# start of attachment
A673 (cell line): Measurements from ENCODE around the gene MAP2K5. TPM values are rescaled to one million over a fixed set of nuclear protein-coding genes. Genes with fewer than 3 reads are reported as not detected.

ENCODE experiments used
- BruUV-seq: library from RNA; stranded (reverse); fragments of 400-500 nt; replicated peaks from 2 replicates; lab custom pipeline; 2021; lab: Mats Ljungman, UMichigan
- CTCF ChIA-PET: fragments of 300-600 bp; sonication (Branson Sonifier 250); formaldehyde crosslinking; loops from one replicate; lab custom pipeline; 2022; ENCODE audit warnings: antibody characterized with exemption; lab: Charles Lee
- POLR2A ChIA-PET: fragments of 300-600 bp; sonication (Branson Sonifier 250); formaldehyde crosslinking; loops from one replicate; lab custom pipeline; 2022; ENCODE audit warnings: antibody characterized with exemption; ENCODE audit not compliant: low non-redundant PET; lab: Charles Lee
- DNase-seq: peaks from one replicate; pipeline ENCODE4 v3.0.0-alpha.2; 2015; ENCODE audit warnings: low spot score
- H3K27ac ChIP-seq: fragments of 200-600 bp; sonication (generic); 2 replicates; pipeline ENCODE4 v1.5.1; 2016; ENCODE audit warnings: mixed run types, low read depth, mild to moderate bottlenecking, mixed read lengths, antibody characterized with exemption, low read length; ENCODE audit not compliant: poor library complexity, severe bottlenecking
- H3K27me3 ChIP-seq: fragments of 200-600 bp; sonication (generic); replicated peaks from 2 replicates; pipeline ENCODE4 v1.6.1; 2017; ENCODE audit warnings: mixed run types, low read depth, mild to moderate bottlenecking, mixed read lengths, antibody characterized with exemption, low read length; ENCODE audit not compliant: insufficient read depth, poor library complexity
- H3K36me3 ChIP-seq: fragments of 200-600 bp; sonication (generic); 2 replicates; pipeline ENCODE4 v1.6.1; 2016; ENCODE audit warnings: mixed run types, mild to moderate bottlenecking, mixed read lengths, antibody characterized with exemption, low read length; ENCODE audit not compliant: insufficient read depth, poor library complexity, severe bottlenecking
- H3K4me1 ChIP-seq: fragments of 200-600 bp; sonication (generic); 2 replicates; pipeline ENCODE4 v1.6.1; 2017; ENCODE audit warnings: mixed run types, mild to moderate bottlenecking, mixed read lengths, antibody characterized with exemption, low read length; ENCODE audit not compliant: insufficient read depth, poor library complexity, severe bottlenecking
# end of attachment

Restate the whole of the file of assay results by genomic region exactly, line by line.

A673 (cell line): Measurements from ENCODE around the gene MAP2K5. TPM values are rescaled to one million over a fixed set of nuclear protein-coding genes. Genes with fewer than 3 reads are reported as not detected.

ENCODE experiments used
- BruUV-seq: library from RNA; stranded (reverse); fragments of 400-500 nt; replicated peaks from 2 replicates; lab custom pipeline; 2021; lab: Mats Ljungman, UMichigan
- CTCF ChIA-PET: fragments of 300-600 bp; sonication (Branson Sonifier 250); formaldehyde crosslinking; loops from one replicate; lab custom pipeline; 2022; ENCODE audit warnings: antibody characterized with exemption; lab: Charles Lee
- POLR2A ChIA-PET: fragments of 300-600 bp; sonication (Branson Sonifier 250); formaldehyde crosslinking; loops from one replicate; lab custom pipeline; 2022; ENCODE audit warnings: antibody characterized with exemption; ENCODE audit not compliant: low non-redundant PET; lab: Charles Lee
- DNase-seq: peaks from one replicate; pipeline ENCODE4 v3.0.0-alpha.2; 2015; ENCODE audit warnings: low spot score
- H3K27ac ChIP-seq: fragments of 200-600 bp; sonication (generic); 2 replicates; pipeline ENCODE4 v1.5.1; 2016; ENCODE audit warnings: mixed run types, low read depth, mild to moderate bottlenecking, mixed read lengths, antibody characterized with exemption, low read length; ENCODE audit not compliant: poor library complexity, severe bottlenecking
- H3K27me3 ChIP-seq: fragments of 200-600 bp; sonication (generic); replicated peaks from 2 replicates; pipeline ENCODE4 v1.6.1; 2017; ENCODE audit warnings: mixed run types, low read depth, mild to moderate bottlenecking, mixed read lengths, antibody characterized with exemption, low read length; ENCODE audit not compliant: insufficient read depth, poor library complexity
- H3K36me3 ChIP-seq: fragments of 200-600 bp; sonication (generic); 2 replicates; pipeline ENCODE4 v1.6.1; 2016; ENCODE audit warnings: mixed run types, mild to moderate bottlenecking, mixed read lengths, antibody characterized with exemption, low read length; ENCODE audit not compliant: insufficient read depth, poor library complexity, severe bottlenecking
- H3K4me1 ChIP-seq: fragments of 200-600 bp; sonication (generic); 2 replicates; pipeline ENCODE4 v1.6.1; 2017; ENCODE audit warnings: mixed run types, mild to moderate bottlenecking, mixed read lengths, antibody characterized with exemption, low read length; ENCODE audit not compliant: insufficient read depth, poor library complexity, severe bottlenecking